South Africa will stop contact tracing and won’t quarantine people as it shifts focus on COVID-19 mitigation strategies.
Authorities in Africa’s most-industrialized nation will conduct contact tracing only in case of a cluster outbreak, the nation’s Director General of Health said in a circular dated Thursday, which was confirmed by department spokesman, Foster Mohale. As many as 80 percent of the nation’s population has past infections providing some immunity, the department said.
What this means is that South Africans without symptoms of COVID-19 will no longer need to isolate or test if they have been in contact with a positive case. However, those individuals should monitor for symptoms for 5-7 days and avoid attending large gatherings.
Only those people who developed symptoms needed to get tested, the statement continued, adding that those with mild symptoms should isolate for eight days and severe cases for 10 days.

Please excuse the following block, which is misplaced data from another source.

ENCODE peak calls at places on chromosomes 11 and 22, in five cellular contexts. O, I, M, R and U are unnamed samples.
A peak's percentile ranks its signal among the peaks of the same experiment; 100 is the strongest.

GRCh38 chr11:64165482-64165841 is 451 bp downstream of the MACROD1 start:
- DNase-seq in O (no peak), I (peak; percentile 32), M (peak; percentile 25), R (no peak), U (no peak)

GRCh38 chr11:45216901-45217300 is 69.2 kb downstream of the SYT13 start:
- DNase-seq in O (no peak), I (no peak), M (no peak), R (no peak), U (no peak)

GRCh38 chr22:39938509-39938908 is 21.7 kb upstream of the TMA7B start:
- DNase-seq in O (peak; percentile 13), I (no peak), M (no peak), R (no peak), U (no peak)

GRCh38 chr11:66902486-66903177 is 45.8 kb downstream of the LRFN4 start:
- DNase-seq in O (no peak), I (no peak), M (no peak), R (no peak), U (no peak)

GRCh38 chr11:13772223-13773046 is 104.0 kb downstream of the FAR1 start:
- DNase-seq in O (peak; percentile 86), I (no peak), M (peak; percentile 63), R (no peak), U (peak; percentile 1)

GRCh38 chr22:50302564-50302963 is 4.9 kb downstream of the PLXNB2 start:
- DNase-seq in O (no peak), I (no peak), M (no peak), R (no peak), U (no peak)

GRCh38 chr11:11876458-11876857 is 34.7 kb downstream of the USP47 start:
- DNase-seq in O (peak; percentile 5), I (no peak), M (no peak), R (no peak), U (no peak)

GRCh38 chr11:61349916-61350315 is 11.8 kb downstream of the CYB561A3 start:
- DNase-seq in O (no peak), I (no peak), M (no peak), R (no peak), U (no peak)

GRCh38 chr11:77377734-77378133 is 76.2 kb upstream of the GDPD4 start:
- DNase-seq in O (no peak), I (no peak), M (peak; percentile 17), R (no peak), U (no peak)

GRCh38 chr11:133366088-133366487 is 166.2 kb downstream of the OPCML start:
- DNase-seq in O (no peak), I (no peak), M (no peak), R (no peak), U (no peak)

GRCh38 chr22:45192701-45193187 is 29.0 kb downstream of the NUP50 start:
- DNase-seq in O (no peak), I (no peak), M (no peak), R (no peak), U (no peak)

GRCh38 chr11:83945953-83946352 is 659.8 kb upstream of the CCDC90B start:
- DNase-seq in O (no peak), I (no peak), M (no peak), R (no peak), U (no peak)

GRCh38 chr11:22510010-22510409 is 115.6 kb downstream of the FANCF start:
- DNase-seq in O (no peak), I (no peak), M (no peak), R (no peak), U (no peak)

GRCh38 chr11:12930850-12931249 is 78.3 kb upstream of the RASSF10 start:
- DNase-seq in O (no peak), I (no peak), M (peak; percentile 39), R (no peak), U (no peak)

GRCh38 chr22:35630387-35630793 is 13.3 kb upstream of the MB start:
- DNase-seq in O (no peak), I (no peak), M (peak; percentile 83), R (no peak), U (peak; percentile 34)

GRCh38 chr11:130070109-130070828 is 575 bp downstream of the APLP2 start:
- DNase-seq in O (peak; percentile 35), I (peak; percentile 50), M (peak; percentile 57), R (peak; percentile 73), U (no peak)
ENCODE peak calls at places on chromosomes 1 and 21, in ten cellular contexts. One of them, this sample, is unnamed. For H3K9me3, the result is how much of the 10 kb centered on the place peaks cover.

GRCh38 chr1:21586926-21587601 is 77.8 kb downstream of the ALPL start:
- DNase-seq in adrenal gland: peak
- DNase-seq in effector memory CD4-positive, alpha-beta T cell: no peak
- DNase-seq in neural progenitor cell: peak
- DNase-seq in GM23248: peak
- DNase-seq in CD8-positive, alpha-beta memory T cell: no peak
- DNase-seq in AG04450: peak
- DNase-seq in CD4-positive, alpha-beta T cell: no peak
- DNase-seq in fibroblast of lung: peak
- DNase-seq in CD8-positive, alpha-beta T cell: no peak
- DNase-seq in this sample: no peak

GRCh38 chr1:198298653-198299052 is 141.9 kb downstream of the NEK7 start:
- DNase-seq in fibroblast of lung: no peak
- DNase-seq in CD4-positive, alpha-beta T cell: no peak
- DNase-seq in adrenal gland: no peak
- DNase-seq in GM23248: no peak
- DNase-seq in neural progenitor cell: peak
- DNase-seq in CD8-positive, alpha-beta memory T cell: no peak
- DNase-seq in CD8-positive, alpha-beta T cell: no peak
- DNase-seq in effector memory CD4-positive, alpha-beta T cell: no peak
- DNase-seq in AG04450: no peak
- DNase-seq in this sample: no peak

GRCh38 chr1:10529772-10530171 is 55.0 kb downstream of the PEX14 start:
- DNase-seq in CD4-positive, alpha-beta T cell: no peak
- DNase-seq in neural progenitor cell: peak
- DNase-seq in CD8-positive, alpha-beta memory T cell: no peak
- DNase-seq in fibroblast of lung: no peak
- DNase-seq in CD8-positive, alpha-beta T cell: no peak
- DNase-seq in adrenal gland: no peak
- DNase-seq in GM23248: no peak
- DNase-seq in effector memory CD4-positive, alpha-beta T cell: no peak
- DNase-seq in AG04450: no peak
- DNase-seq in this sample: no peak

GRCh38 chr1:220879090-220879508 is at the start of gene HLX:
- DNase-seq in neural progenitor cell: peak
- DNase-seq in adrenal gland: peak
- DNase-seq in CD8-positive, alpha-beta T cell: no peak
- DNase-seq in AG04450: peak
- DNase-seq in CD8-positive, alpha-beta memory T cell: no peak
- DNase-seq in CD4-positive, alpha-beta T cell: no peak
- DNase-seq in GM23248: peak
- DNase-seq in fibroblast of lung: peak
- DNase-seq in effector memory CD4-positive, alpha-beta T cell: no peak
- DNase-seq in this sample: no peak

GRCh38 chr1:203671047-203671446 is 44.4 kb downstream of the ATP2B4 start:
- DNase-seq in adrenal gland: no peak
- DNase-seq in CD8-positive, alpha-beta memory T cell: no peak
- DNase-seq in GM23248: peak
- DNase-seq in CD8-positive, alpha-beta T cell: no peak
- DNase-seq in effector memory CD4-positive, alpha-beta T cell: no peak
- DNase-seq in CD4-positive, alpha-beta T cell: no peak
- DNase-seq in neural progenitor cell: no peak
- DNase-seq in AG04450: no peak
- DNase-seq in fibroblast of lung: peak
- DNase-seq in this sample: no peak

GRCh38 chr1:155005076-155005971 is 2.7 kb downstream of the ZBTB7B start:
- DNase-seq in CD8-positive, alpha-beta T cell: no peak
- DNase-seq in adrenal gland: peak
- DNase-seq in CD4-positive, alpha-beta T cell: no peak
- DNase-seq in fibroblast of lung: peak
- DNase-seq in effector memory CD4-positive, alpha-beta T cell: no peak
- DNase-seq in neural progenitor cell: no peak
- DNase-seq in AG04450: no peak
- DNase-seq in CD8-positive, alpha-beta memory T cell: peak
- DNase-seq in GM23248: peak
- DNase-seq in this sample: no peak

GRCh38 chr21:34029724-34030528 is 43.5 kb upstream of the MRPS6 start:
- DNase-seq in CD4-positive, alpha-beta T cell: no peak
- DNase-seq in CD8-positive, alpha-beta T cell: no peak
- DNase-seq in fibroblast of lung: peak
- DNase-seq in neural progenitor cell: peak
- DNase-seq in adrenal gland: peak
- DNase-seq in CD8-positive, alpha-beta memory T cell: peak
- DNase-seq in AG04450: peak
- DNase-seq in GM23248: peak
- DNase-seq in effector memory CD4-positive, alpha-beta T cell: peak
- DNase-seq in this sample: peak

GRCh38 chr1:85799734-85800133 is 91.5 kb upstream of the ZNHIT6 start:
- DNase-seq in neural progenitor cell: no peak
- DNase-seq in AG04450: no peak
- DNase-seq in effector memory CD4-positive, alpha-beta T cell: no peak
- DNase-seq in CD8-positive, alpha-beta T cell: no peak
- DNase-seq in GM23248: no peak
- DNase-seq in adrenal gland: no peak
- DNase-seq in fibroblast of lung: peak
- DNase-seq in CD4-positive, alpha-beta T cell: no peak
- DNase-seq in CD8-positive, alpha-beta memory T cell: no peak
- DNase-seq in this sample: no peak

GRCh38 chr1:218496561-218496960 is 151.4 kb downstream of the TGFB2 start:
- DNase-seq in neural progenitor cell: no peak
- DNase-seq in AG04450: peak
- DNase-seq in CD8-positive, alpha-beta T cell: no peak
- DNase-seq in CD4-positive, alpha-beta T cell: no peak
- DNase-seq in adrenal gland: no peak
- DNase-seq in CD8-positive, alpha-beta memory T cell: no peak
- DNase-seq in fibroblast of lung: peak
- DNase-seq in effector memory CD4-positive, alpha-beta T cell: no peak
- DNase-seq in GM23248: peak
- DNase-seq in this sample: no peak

“Quarantine has been costly to essential services and society as many people stay away from their work and thus lose their income and children miss on their schooling,” according to the circular. “We never identify most high-risk patients.”
Deputy Health Minister Sbiongiseni Dhlomo told South Africa-based broadcaster SABC that the move was “based on advice from scientists that quarantining is not really having an impact anymore”, adding the decision to stop quarantines did not replace existing guidance on things like social distancing and mask-wearing.
South Africa’s recovery from its deepest economic contraction in almost three decades risks stalling due to the fallout from a fourth wave of coronavirus infections driven by the omicron variant.
Story compiled with assistance from wire reports